I have found Dews' work on Habermas' weak naturalism extremely useful and illuminating. However I find his following comments a bit strange:
“Henrich argued that Habermas’ philosophy finds itself torn between the contradictory tendencies of naturalism and transcendentalism. Habermas’ position, he claimed, is philosophically inconsistent, because – on the one hand – it presupposes a pragmatic and socio-scientific conception of language and communication, and – on the other hand – also draws on the tradition of transcendental phenomenology in its elaboration of the conception of lifeworld. In reply to this criticism, Habermas insisted that his naturalism was not to be confused with the physicalism and of the modern natural-scientific world-view: ‘It seems to me that it has been clear since Marx that the normative content of modernity can be taken up and preserved even and especially under materialist premises.’ And he continued: “Nature in itself” does not coincide with objetivated nature. What Marx had in mind is the emergence in natural history of the sociocultural form of life of homo sapiens, which goes beyond physically objectified nature to conceptually include, as it were, a piece of natura naturans.” (The Limits of Disenchantment Essays on Contemporary European Philosophy pp. 160-161).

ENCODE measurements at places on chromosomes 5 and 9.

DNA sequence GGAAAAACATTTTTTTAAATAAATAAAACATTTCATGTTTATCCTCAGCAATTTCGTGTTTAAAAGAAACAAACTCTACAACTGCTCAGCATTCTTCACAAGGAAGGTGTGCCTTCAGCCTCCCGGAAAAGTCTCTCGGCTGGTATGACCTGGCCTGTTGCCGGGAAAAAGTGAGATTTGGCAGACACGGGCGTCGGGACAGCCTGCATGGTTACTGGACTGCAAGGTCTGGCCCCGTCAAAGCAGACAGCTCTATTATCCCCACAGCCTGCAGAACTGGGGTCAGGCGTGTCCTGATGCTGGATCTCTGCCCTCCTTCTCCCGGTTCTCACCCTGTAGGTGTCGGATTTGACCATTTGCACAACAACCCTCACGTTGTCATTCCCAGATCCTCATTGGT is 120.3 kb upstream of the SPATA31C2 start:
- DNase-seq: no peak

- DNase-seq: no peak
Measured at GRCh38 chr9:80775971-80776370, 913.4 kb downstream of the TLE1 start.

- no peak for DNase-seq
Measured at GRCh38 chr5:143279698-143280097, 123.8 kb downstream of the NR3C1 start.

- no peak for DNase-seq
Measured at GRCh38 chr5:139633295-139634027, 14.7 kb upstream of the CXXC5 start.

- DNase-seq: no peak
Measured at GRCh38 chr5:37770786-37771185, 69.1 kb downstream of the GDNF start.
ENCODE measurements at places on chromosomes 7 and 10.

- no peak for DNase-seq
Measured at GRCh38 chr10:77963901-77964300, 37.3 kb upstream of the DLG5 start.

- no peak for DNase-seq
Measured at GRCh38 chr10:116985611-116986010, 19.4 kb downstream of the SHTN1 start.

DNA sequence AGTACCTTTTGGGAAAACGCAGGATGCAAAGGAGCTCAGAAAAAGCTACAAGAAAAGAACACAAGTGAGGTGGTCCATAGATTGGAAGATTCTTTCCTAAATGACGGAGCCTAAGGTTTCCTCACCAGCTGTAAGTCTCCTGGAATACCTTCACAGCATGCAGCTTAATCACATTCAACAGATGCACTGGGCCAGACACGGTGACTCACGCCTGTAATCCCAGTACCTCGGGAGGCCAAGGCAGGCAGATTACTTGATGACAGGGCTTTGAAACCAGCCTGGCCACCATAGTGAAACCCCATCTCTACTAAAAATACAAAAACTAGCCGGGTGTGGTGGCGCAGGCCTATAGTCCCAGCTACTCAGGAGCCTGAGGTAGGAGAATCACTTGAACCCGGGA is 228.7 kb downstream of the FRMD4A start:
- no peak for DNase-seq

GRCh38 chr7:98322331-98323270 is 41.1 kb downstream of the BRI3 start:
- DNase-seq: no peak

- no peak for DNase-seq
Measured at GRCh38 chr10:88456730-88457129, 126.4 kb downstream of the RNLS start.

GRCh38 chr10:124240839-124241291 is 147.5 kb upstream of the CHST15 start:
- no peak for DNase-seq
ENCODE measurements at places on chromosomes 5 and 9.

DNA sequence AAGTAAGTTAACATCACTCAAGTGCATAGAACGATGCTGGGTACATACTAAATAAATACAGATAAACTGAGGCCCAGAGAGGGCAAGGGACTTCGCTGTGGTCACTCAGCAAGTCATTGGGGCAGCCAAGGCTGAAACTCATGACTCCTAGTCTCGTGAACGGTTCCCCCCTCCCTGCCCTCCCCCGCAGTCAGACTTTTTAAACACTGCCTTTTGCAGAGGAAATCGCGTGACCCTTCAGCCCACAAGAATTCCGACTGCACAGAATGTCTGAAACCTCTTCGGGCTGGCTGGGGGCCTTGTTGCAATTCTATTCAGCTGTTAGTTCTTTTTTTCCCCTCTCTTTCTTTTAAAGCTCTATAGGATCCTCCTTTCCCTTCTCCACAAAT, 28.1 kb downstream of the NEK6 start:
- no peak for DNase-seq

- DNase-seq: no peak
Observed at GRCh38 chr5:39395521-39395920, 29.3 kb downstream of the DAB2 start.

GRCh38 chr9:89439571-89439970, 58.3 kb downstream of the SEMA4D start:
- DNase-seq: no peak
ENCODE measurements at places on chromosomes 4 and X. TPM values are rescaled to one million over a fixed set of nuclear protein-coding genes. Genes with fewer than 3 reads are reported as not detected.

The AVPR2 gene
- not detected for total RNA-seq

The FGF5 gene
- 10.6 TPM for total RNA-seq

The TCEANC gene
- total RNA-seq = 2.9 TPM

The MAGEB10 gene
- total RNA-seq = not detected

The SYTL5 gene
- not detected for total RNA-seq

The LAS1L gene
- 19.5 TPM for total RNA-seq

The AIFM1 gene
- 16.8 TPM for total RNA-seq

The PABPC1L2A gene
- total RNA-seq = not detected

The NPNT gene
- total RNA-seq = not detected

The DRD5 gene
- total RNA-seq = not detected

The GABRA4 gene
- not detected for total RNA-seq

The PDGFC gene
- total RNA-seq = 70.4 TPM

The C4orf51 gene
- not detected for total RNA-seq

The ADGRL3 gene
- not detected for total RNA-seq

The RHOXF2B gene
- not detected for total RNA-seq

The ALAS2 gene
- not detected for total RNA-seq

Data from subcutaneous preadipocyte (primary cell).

Commenting on the above remarks he quotes from Habermas, Dews writes the following which I find problematic:
“Habermas’s gesture toward the double terminology of natura naturata and natura naturans is as surprising as illuminating.” (The Limits of Disenchantment Essays on Contemporary European Philosophy p. 161).
Dews implies in the above quotes that Habermas' turn to 'weak naturalism' is only recent (and so is surprising). However I do not see any element of surprise in Habermas' reply to Henrich. It is strange that such a close reader of Habermas as Dews can make such a claim. Habermas' position since Knowledge and Human Interests has been consistently a weak naturalist and has never been a physicalist. Habermas even in Knowledge and human interest has been aiming at combining transcendentalism with naturalism and naturalism in that instance as now was always to be construed in broader sense rather than in a physicalist sense. Habermas clearly states this in his recent work:
"Knowledge and Human Interests answered the basic question of theoretical philosophy in terms of a weak naturalism and a transcendental pragmatic epistemological realism." (Truth and Justification, p. 7).
A further minor point is that Dews mentions Henrich depiction of Habermas' conception of lifeworld as based on and derived from a phenomenological conception of lifeworld and fails to mention that Habermas' conception of lifeworld cannot be reduced to a phenomenological conception.
(to be continued).